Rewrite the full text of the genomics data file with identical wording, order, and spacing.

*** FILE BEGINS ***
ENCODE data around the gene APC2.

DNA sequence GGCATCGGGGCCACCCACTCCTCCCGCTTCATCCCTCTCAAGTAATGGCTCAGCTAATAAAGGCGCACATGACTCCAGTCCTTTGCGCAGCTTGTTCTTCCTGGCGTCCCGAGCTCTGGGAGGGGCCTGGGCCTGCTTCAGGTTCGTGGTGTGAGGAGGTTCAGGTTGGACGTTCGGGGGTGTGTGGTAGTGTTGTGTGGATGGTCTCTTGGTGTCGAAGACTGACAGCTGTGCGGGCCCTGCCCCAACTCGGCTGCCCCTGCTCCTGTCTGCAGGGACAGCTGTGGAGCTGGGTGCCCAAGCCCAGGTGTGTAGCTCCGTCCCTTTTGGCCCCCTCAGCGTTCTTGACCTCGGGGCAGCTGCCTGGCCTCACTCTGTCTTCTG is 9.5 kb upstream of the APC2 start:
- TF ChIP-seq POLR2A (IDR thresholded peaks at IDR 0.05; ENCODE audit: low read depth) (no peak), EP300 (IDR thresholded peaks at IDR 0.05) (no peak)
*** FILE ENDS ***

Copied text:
ENCODE data around the gene APC2.

DNA sequence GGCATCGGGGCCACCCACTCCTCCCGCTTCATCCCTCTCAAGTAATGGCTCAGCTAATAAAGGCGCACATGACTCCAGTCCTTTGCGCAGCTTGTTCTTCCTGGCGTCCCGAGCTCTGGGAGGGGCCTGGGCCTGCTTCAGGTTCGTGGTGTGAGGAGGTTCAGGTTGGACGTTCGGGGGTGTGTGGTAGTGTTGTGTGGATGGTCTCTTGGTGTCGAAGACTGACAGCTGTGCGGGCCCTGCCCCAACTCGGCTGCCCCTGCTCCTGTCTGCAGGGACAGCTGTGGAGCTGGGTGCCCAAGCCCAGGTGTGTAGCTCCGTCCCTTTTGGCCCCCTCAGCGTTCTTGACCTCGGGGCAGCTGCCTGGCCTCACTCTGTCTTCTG is 9.5 kb upstream of the APC2 start:
- TF ChIP-seq POLR2A (IDR thresholded peaks at IDR 0.05; ENCODE audit: low read depth) (no peak), EP300 (IDR thresholded peaks at IDR 0.05) (no peak)